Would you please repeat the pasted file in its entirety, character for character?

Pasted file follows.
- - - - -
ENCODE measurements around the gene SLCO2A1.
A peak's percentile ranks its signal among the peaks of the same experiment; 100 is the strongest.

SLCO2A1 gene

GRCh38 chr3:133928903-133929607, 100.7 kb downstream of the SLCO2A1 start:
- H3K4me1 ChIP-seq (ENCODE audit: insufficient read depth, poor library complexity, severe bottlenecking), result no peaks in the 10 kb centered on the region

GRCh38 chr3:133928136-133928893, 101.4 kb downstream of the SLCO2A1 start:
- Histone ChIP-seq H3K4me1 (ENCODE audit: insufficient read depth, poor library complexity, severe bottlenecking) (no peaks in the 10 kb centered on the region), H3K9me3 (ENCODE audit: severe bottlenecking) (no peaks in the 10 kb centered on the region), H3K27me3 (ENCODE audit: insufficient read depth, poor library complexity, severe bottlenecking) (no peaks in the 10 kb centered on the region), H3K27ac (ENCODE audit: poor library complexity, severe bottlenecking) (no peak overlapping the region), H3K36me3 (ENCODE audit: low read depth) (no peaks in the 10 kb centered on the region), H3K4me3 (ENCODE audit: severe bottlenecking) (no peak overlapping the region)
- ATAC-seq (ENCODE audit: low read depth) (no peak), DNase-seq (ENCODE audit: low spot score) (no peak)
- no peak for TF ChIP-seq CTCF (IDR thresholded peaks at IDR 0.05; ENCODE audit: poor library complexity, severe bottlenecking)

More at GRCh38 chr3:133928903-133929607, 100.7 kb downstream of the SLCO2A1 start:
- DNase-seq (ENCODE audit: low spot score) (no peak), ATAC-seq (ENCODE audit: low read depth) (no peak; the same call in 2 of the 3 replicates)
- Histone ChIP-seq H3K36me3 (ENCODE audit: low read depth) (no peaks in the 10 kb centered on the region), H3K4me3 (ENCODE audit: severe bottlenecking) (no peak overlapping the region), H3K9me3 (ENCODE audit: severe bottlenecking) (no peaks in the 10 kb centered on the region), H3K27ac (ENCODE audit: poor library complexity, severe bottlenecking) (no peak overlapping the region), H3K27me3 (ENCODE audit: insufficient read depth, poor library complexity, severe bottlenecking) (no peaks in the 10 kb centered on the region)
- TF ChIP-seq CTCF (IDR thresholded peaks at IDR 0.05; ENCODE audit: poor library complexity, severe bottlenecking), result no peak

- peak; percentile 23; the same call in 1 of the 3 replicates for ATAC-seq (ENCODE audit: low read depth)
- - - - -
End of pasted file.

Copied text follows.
ENCODE measurements around the gene SLCO2A1.
A peak's percentile ranks its signal among the peaks of the same experiment; 100 is the strongest.

SLCO2A1 gene

GRCh38 chr3:133928903-133929607, 100.7 kb downstream of the SLCO2A1 start:
- H3K4me1 ChIP-seq (ENCODE audit: insufficient read depth, poor library complexity, severe bottlenecking), result no peaks in the 10 kb centered on the region

GRCh38 chr3:133928136-133928893, 101.4 kb downstream of the SLCO2A1 start:
- Histone ChIP-seq H3K4me1 (ENCODE audit: insufficient read depth, poor library complexity, severe bottlenecking) (no peaks in the 10 kb centered on the region), H3K9me3 (ENCODE audit: severe bottlenecking) (no peaks in the 10 kb centered on the region), H3K27me3 (ENCODE audit: insufficient read depth, poor library complexity, severe bottlenecking) (no peaks in the 10 kb centered on the region), H3K27ac (ENCODE audit: poor library complexity, severe bottlenecking) (no peak overlapping the region), H3K36me3 (ENCODE audit: low read depth) (no peaks in the 10 kb centered on the region), H3K4me3 (ENCODE audit: severe bottlenecking) (no peak overlapping the region)
- ATAC-seq (ENCODE audit: low read depth) (no peak), DNase-seq (ENCODE audit: low spot score) (no peak)
- no peak for TF ChIP-seq CTCF (IDR thresholded peaks at IDR 0.05; ENCODE audit: poor library complexity, severe bottlenecking)

More at GRCh38 chr3:133928903-133929607, 100.7 kb downstream of the SLCO2A1 start:
- DNase-seq (ENCODE audit: low spot score) (no peak), ATAC-seq (ENCODE audit: low read depth) (no peak; the same call in 2 of the 3 replicates)
- Histone ChIP-seq H3K36me3 (ENCODE audit: low read depth) (no peaks in the 10 kb centered on the region), H3K4me3 (ENCODE audit: severe bottlenecking) (no peak overlapping the region), H3K9me3 (ENCODE audit: severe bottlenecking) (no peaks in the 10 kb centered on the region), H3K27ac (ENCODE audit: poor library complexity, severe bottlenecking) (no peak overlapping the region), H3K27me3 (ENCODE audit: insufficient read depth, poor library complexity, severe bottlenecking) (no peaks in the 10 kb centered on the region)
- TF ChIP-seq CTCF (IDR thresholded peaks at IDR 0.05; ENCODE audit: poor library complexity, severe bottlenecking), result no peak

- peak; percentile 23; the same call in 1 of the 3 replicates for ATAC-seq (ENCODE audit: low read depth)